Schnetzky and Liebert helped build our Milwaukee
As much as Milwaukeeans treasure some of the city's landmarks, few of us know much about the folks who created them.
Architect Henry Koch designed City Hall – once America's tallest building – Turner Hall, The Pfister and other great Brew City buildings. But does anyone – beyond a small cadre of architecture students and geeks – know his name?
Even less known are Koch disciples Herman Schnetzky and Eugene Liebert, two German immigrants, who, like Koch, arrived in Milwaukee and stayed to ply their trade. All their best-known work was executed in the then-fashionable Romanesque Revival style.
Schnetzky was born in Wriezen, Germany, in 1850 and arrived in Milwaukee 18 years later. By 1869 he was working as a draftsman for architect George Mygatt – who, it has been suggested, was the first professional architect in Milwaukee – and his apprentice Henry Koch.
Koch left to to create a firm in partnership with Julius Hess a year later and it is presumed that Schnetzky followed. But soon Koch was on his own and it was during these years that Schnetzky helped Koch design many early Milwaukee public schools. Soon, Schnetzky was doing that kind of work, and other more prestigious commissions on his own.
In 1887, Schnetzky designed Greenfield School in West Allis. It was later renamed Garfield School and is currently home to the West Allis Historical Society. The Romanesque Revival schoolhouse was added to the National Register of Historic Places in 2006.
He also designed St. Martini Lutheran Church, 1520 S. 16th St., the same year, St. John's Lutheran Church, 804 W. Vliet St., two years later, and in 1890, Blatz Brewing Company Office, 1120 N. Broadway, and the McGeoch Building, 322 E. Michigan St. All of these are still standing.
In 1892, he went into partnership with his former Koch colleague, Eugene Liebert.
Liebert was born in Berlin in 1866 and came to Milwaukee in 1883. His mother was a Gallun – as in the Trostel and Gallun Tannery Galluns of Milwaukee – and he worked at the tannery until a partner there found him a job in Koch's office.
Liebert joined Schnetzky as a draftsman in 1887 and they officially joined forces five years later. That same year, they built St. Michael's Church, 1445 N. 24th St., and the following year, St. Stephen Lutheran School in Walker's Point (which still stands, but is vacant) and a major addition to Maryland Avenue School.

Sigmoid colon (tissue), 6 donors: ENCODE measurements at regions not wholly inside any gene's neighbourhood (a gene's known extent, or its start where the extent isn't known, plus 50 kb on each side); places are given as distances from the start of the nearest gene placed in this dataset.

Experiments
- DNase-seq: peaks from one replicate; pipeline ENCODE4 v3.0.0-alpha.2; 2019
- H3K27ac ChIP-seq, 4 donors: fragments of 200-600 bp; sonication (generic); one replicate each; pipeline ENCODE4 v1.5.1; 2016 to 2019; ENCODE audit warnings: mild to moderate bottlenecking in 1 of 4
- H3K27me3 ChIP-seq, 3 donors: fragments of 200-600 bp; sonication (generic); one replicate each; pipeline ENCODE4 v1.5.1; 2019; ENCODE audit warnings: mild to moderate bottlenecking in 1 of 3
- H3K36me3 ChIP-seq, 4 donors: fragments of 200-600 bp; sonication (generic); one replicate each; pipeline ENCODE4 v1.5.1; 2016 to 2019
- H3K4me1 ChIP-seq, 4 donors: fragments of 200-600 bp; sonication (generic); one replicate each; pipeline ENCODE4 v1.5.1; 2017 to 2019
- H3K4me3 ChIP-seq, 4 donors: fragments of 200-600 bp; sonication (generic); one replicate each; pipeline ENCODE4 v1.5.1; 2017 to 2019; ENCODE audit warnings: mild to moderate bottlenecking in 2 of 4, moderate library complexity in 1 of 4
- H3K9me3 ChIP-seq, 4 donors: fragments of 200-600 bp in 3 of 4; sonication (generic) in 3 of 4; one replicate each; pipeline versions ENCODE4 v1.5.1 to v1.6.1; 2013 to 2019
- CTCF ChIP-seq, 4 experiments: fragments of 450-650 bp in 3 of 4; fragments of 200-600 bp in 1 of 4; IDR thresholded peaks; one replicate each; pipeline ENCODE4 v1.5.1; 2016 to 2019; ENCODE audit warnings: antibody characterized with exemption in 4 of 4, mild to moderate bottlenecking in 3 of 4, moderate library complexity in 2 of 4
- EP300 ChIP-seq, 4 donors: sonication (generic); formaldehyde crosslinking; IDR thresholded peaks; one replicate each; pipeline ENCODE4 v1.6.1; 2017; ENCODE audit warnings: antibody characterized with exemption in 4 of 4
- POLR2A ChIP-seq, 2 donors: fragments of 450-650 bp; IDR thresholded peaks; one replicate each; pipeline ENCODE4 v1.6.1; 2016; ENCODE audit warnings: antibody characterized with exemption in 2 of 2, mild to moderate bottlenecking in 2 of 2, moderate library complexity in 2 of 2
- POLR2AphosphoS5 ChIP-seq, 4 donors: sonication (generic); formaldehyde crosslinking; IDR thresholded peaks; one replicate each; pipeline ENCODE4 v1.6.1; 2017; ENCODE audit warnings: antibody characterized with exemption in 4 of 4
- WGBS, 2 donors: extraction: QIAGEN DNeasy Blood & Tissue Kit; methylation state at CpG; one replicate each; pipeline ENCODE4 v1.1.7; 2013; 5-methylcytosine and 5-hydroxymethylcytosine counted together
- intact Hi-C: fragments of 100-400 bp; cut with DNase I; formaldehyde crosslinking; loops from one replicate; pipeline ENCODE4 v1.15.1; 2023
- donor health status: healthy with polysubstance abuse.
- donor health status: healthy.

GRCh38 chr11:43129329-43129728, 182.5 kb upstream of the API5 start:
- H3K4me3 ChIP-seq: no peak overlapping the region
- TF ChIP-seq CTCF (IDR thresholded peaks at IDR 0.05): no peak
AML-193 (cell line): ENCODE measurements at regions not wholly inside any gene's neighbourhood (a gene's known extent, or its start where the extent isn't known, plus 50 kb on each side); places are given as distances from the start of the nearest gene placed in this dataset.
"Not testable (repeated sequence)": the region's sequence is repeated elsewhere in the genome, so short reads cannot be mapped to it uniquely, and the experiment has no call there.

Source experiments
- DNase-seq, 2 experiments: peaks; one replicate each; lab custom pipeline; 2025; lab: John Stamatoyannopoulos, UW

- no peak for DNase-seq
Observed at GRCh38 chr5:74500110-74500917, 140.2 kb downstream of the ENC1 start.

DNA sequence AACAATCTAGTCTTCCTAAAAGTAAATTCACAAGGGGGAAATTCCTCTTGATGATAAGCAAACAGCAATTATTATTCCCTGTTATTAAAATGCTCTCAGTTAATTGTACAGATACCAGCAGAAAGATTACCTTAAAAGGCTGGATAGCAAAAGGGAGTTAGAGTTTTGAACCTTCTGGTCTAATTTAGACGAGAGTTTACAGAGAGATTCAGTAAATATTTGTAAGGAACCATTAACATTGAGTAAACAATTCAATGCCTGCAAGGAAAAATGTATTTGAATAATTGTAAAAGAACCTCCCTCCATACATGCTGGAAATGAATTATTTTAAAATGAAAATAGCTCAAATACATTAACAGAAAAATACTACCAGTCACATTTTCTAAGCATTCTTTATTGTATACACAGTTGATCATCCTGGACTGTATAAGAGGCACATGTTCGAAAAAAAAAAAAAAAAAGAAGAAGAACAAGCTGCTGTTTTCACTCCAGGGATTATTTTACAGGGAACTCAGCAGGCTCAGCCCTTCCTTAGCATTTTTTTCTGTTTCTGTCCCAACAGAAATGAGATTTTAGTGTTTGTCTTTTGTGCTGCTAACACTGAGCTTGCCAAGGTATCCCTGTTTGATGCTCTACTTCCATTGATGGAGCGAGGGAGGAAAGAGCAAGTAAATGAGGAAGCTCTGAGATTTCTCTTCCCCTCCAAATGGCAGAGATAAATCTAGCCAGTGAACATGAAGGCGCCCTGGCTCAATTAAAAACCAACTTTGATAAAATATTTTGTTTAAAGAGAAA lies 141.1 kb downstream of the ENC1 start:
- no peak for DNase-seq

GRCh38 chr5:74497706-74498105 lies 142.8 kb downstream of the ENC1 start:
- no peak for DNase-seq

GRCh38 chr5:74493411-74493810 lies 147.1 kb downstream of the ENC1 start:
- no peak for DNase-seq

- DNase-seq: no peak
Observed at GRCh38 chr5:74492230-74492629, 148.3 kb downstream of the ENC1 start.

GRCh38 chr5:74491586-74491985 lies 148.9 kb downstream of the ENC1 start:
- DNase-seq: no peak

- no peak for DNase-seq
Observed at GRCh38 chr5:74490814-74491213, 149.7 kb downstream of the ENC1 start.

But it was in 1896 that the duo drew the most enduring symbol of their legacy in Milwaukee: the Germania Building, 135 W. Wells St. That same year they produced plans for a new West Side (later West Division) High School.
In 1897, Schnetzky and Liebert parted ways, and each continued to build in Milwaukee. In 1900, the latter purchased land on the east bank of the Milwaukee River and built three distinctive summer homes and a lovely chalet-style barn.
All still stand on Sunny Point Lane, though they are among 16 homes that the City of Glendale is trying to buy and raze.
Schnetzky died in 1916 and his son Hugo continued the family practice. Liebert died in 1945 in the home he designed and built for himself in 1887 at 1948 N. Holton St.
According to Liebert's great-grandson, the family has made something of a tradition of Eugene's profession.
"He had four sons, two were architects – Walter and Carl – and the other two were engineers, including my grandfather, Arthur," says Rochester, N.Y.-based architect Todd Liebert.
"I am the only architect since Walter and Carl, with a practice that includes hospitals, schools and municipal buildings in both New York and North Carolina."
For a nice overview of Liebert's residential, commercial and ecclesiastical work, check out Milwaukee architectural historian H. Russell Zimmermann's book, "The Architecture of Eugene Liebert."
You might be surprised how many of his works are still here, brightening up our landscape today.
Post a comment / write a review.
Disclaimer: Please note that Facebook comments are posted through Facebook and cannot be approved, edited or declined by OnMilwaukee.com. The opinions expressed in Facebook comments do not necessarily reflect those of OnMilwaukee.com or its staff.